Designing and Painting the Silent King

We couldn’t stay quiet for long about the incredible new Silent King model. Neither could Steve and Ed, who designed the imposing figure of Szarekh, nor Max who painted it. Join us as we see what they have to say about the return of the Silent King.

First up, we spoke with Steve Buddle, the lead designer on the Necrons army project.

Steve: As the project lead for the Necrons army, it fell to me to develop the image for Szarekh, the Silent King. It started with an exploration by Conceptualiser David Ferri and Miniatures Designer Tom Walton that got to the core idea of him atop a flying platform flanked by giant menhirs.

From there, I wanted to push the image in a way that expressed the personality and status of Szarekh – that of an insane megalomaniac with aspirations of godhood. With that in mind, the platform became more of a throne room, adding the Triarch characters, enslaved to the throne and emphasising that Szarekh is utterly in charge.

Making the trapped C’tan a feature that Szarekh is displaying prominently to everyone pushes the idea of his staggering hubris. It’s a statement that, yes, he can control even the star gods and reduce them to a power source for his own ends.

In an age where some legendary Characters are giant in stature, I liked the idea of Szarekh himself being a relatively normal size, and this worked well to emphasise the scale of the throne itself and the accompanying menhirs. I then had fun with the idea of a liquid necrodermis cloak to make him look more dramatic and fuel his ego a little bit. I thought it could even have been the ‘skin’ of the trapped C’tan.

With the themes and general idea worked out, Ed Cottrell took on the monumental task of realising Szarekh as a model.

Ed: Whilst I was still busy working on the Space Marines Characters in the Indomitus boxed set, I found out I’d be sculpting the Silent King as my next project. It was exciting not only to be swapping sides but also to be designing their leader, who hadn’t been released as a model before!

I liked the idea of Szarekh returning upon his throne room with delusions of power and importance as if he expects all Necrons to bow before him. I guess my favourite aspect of the model is the composition – Szarekh is positioned on his platform at the top of his staircase, standing taller than the two Phaerons beside him, emphasising his visions of grandeur. I designed the entire throne room around this idea, and although it’s an insane xenos contraption built using unimaginable Necron science, Szarekh himself remains the focal point at its centre.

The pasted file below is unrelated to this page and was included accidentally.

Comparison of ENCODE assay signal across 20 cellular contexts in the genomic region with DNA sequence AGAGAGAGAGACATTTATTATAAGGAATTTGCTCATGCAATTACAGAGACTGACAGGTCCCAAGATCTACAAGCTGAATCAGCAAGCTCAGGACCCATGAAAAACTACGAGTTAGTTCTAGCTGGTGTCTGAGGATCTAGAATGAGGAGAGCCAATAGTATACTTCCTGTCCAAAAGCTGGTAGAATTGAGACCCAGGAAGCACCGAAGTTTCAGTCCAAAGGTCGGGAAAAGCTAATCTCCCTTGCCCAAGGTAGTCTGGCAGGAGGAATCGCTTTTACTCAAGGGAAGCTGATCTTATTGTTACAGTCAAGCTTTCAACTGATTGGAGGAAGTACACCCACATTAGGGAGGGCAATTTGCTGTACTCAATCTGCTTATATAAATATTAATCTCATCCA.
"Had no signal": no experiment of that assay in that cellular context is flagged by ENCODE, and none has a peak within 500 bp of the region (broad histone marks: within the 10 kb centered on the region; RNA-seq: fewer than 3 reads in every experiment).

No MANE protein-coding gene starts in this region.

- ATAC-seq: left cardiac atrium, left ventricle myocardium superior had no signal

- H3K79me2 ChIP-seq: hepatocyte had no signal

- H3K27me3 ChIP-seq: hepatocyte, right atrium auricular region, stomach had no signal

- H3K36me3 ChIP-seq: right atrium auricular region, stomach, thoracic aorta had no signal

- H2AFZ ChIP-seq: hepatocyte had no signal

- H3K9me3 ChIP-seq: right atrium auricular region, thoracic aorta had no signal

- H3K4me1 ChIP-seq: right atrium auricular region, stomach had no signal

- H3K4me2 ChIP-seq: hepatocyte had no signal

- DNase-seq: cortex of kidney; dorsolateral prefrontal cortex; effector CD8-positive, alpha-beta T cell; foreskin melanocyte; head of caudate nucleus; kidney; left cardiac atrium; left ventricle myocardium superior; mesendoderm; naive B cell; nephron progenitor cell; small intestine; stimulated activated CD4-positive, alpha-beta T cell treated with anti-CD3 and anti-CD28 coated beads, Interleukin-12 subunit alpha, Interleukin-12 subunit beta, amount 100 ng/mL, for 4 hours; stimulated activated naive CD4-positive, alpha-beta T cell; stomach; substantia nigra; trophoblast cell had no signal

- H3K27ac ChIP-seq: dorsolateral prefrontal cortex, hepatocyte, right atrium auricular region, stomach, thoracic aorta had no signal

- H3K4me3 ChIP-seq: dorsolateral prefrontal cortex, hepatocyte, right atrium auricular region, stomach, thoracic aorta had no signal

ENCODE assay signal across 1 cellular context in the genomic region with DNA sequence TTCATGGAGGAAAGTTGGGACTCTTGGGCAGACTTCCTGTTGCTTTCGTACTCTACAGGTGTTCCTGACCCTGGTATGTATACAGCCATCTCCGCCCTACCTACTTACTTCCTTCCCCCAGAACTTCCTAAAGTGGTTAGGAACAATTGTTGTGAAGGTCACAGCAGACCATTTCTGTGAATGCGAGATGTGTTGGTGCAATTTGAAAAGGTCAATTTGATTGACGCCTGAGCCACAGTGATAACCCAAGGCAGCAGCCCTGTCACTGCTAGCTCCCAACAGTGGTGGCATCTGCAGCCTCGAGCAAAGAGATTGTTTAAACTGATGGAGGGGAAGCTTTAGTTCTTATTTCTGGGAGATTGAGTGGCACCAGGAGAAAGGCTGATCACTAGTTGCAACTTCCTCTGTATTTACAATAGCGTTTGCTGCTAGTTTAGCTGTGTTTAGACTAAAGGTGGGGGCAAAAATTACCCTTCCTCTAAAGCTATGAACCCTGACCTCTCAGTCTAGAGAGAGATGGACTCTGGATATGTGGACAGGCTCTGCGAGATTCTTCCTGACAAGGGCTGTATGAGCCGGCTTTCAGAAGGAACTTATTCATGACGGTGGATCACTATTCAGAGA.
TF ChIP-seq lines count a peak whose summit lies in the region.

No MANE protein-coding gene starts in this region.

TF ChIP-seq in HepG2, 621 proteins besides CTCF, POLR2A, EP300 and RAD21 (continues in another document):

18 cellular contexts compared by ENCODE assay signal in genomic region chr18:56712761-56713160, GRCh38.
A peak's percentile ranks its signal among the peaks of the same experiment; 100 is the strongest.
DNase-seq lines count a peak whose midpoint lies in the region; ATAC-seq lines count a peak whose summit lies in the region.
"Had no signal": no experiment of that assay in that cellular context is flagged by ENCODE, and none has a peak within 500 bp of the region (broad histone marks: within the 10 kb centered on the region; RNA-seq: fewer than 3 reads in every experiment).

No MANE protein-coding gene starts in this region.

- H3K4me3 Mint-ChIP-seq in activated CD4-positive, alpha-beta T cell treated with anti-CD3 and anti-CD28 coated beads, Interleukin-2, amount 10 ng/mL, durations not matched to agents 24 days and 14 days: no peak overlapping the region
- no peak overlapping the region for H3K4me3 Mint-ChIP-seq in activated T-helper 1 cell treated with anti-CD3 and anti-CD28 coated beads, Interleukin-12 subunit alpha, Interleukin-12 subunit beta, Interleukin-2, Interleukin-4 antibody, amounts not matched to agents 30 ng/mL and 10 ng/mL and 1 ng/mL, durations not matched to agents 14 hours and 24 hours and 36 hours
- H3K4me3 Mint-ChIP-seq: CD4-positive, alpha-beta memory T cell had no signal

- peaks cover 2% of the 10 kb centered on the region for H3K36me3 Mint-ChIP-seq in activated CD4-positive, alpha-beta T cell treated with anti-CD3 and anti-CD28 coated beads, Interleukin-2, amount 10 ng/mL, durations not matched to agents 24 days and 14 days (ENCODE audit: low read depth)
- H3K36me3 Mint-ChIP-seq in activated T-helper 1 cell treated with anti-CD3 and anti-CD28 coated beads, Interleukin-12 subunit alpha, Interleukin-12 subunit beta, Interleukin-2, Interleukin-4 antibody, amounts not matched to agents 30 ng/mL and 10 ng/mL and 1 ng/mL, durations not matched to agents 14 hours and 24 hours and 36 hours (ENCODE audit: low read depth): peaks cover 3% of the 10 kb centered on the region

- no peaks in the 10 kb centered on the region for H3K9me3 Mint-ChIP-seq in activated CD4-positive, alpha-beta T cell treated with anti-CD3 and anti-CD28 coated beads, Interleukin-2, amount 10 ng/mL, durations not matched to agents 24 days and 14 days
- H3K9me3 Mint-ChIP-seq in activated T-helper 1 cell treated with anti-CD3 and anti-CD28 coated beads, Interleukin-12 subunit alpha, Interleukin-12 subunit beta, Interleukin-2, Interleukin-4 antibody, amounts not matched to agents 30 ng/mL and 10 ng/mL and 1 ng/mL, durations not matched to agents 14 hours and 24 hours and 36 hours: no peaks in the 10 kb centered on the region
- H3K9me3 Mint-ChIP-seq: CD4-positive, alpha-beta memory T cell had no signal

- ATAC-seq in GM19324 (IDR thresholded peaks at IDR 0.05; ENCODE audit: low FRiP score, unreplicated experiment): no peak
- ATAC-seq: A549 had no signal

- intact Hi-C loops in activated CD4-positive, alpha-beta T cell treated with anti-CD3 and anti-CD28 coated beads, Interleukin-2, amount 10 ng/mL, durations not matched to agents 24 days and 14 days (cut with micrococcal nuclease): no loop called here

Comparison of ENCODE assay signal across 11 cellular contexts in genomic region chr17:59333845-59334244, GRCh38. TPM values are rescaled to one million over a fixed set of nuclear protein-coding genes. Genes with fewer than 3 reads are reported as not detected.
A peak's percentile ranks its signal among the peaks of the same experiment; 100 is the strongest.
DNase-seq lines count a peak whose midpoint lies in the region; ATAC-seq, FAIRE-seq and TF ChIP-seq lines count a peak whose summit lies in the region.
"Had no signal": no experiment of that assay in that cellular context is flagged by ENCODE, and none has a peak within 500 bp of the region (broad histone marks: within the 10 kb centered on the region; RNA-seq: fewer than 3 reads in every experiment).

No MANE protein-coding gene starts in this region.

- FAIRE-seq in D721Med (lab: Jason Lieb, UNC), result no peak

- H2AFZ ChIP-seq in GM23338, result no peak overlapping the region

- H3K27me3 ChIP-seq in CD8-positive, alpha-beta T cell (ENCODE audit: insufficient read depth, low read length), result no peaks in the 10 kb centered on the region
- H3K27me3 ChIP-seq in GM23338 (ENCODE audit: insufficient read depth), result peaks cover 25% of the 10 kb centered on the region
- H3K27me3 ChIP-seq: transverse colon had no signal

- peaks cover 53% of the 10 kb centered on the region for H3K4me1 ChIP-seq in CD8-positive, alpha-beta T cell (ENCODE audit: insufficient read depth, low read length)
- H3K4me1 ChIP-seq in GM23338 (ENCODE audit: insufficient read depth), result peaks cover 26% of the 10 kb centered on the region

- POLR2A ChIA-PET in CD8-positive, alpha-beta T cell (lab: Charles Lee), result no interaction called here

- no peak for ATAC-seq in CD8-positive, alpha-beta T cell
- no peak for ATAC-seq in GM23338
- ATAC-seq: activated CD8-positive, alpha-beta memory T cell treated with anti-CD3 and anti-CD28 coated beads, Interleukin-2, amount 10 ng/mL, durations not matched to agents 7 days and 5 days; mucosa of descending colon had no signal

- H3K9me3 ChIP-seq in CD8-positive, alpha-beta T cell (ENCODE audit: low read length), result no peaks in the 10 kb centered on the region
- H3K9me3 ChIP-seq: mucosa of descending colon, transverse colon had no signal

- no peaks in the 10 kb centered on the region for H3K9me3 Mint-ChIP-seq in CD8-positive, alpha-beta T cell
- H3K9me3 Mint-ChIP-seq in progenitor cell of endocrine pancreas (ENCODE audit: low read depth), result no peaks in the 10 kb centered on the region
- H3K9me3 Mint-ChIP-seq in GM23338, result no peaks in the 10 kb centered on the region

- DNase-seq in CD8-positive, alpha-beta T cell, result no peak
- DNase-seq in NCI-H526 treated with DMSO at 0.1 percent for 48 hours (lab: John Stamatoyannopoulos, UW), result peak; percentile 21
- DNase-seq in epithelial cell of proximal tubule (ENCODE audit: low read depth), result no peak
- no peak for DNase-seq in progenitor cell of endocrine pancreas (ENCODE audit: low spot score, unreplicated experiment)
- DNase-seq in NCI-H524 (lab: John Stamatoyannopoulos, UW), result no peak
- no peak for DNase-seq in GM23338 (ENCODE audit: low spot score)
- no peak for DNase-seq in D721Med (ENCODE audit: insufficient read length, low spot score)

The two menhirs serve to add even more presence and power to the model. When placed on either side of the throne room, they form a pyramid-like silhouette, reminiscent of a Monolith.

Thanks, guys! We also spoke with Max Faleij from the ‘Eavy Metal team, who talked us through painting this fantastic new model.

Max: In many ways, the Silent King is the culmination of a lot of the work that went into developing the new Necrons range as a whole. In the months leading up to painting Szarekh, I was tasked with developing a new colour scheme for the Necrons. In the beginning, this just meant exploring as many ideas as possible – I worked with Neil Green (also of ‘Eavy Metal fame) to refine some of those concepts and create the final look for the Szarekhan Dynasty.

At that point, we already had an idea of what the Silent King model would look like. The colour choices for a lot of the elements found across the entire Necron range, like the unrefined noctilith stone, crackling energy orbs, and phase blades, were designed with Szarekh in mind. This meant we could keep the look and feel of those elements consistent across the army, and at the same time have it work in our favour later when deciding how to make Szarekh stand out as a centrepiece on the tabletop amidst his forces.

I had the idea early on to make the blackstone elements radiate with a ghostly teal glow as if it was reacting to the Necron energy pulsing through it. I think this ties directly into the mysterious and unknown properties of the material itself and speaks to the Necrons’ profound understanding of how it works. It also gives us this great colour that sits harmoniously together with the green energy and contrasts nicely against the copper armour.

In the end, painting the Silent King was a collaboration between Anja Wettergren and me. One of my favourite parts of the whole model is the pair of noctilith menhirs that she painted to float alongside the throne. We painted Szarekh himself in a lighter, smooth, almost pearlescent metal, while the Phaerons flanking him are darker and more weathered. This way, Szarekh stands out as the focal point of the piece and reinforces the way Ed designed his necrodermis vessel.

The trapped C’tan shard is another cool feature of this kit, enhanced even further by the way we chose to paint Szarekh’s cloak. The cloak shares a lot of similarity to the body of the Void Dragon – as Steve says, it hints at the fact that it might be the flayed skin of the enslaved star god writhing in agony above Szarekh.*

Thanks, Max! The Silent King is available to pre-order next month along with the new Necrons codex. In the meantime, swell your android phalanxes so that your army is fit for the Necrons’ supreme ruler.

* As they say, always dress for the job you want!

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